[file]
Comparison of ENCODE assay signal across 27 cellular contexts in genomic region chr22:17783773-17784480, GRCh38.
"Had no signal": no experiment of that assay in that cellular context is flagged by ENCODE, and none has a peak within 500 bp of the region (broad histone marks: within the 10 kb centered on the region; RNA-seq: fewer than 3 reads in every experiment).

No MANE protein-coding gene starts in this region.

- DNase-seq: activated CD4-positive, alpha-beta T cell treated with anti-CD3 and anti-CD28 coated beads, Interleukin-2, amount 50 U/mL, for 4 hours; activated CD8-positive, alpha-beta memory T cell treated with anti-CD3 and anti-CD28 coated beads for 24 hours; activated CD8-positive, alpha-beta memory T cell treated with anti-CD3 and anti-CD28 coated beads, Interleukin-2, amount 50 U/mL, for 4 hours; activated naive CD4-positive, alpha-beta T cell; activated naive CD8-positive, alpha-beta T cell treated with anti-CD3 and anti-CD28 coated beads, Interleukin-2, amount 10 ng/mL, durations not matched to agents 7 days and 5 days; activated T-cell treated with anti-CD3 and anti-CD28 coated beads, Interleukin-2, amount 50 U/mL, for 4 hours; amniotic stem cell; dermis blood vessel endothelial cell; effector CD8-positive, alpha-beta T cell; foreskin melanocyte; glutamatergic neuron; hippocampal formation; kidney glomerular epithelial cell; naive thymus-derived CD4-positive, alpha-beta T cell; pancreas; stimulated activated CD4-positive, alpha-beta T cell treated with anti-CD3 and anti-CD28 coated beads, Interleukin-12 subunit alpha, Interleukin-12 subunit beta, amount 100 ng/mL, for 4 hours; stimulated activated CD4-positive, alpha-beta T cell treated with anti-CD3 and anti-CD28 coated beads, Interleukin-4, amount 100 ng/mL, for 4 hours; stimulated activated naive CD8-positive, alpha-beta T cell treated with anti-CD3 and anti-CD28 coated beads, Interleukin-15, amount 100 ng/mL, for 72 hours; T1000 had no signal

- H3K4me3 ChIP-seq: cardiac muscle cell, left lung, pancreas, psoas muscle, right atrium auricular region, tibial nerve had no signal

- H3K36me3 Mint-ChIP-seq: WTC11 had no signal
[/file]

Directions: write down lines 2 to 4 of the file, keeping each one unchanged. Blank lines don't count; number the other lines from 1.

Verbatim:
"Had no signal": no experiment of that assay in that cellular context is flagged by ENCODE, and none has a peak within 500 bp of the region (broad histone marks: within the 10 kb centered on the region; RNA-seq: fewer than 3 reads in every experiment).

No MANE protein-coding gene starts in this region.

- DNase-seq: activated CD4-positive, alpha-beta T cell treated with anti-CD3 and anti-CD28 coated beads, Interleukin-2, amount 50 U/mL, for 4 hours; activated CD8-positive, alpha-beta memory T cell treated with anti-CD3 and anti-CD28 coated beads for 24 hours; activated CD8-positive, alpha-beta memory T cell treated with anti-CD3 and anti-CD28 coated beads, Interleukin-2, amount 50 U/mL, for 4 hours; activated naive CD4-positive, alpha-beta T cell; activated naive CD8-positive, alpha-beta T cell treated with anti-CD3 and anti-CD28 coated beads, Interleukin-2, amount 10 ng/mL, durations not matched to agents 7 days and 5 days; activated T-cell treated with anti-CD3 and anti-CD28 coated beads, Interleukin-2, amount 50 U/mL, for 4 hours; amniotic stem cell; dermis blood vessel endothelial cell; effector CD8-positive, alpha-beta T cell; foreskin melanocyte; glutamatergic neuron; hippocampal formation; kidney glomerular epithelial cell; naive thymus-derived CD4-positive, alpha-beta T cell; pancreas; stimulated activated CD4-positive, alpha-beta T cell treated with anti-CD3 and anti-CD28 coated beads, Interleukin-12 subunit alpha, Interleukin-12 subunit beta, amount 100 ng/mL, for 4 hours; stimulated activated CD4-positive, alpha-beta T cell treated with anti-CD3 and anti-CD28 coated beads, Interleukin-4, amount 100 ng/mL, for 4 hours; stimulated activated naive CD8-positive, alpha-beta T cell treated with anti-CD3 and anti-CD28 coated beads, Interleukin-15, amount 100 ng/mL, for 72 hours; T1000 had no signal